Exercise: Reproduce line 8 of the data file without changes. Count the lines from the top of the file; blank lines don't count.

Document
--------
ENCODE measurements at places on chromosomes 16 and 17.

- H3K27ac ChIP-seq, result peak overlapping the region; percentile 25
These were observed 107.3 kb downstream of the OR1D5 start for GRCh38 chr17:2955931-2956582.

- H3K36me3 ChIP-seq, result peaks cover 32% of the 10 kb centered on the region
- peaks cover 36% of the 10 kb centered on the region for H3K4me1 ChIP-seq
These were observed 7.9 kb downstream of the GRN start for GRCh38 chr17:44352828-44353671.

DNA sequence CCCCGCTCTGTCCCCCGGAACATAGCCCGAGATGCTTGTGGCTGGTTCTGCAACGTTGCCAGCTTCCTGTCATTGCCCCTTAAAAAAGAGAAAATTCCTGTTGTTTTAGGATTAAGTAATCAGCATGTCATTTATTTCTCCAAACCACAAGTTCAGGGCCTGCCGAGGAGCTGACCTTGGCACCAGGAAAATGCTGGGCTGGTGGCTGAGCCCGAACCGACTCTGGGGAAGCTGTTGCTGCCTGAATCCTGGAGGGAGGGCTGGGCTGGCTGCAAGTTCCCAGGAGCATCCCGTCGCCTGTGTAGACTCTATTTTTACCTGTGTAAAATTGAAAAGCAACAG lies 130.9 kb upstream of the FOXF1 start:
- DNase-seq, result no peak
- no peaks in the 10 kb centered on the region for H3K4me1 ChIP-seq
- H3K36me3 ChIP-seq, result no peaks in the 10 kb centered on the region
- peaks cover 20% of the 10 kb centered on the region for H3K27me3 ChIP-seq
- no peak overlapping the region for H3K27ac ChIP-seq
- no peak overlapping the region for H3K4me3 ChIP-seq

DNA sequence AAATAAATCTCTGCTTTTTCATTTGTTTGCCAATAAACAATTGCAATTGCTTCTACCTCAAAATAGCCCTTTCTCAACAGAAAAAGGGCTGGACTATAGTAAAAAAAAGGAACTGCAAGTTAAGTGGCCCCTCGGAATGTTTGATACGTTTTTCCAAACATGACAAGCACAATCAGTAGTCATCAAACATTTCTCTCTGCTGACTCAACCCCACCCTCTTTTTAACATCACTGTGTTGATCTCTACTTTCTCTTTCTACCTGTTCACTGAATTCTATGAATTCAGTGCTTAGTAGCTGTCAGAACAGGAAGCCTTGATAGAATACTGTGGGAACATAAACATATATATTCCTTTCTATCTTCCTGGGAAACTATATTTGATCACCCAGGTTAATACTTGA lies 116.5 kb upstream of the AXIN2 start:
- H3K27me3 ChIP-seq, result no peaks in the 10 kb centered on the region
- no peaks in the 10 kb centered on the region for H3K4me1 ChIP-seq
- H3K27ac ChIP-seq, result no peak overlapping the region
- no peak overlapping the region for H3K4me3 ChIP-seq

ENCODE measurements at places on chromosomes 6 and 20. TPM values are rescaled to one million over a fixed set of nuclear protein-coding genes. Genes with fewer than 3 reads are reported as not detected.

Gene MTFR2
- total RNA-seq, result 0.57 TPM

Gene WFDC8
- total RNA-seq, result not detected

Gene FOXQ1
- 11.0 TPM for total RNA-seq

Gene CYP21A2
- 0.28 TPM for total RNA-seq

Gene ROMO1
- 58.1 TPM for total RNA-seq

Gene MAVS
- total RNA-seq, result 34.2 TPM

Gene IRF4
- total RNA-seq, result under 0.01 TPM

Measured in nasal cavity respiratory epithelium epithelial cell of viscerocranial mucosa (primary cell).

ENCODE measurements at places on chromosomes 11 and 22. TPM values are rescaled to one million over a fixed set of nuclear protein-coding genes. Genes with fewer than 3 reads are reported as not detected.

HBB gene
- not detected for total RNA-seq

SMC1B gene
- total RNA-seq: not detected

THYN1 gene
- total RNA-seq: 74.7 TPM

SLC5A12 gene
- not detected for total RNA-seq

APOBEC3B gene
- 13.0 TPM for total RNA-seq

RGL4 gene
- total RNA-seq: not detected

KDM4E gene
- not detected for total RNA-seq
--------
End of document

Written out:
- DNase-seq, result no peak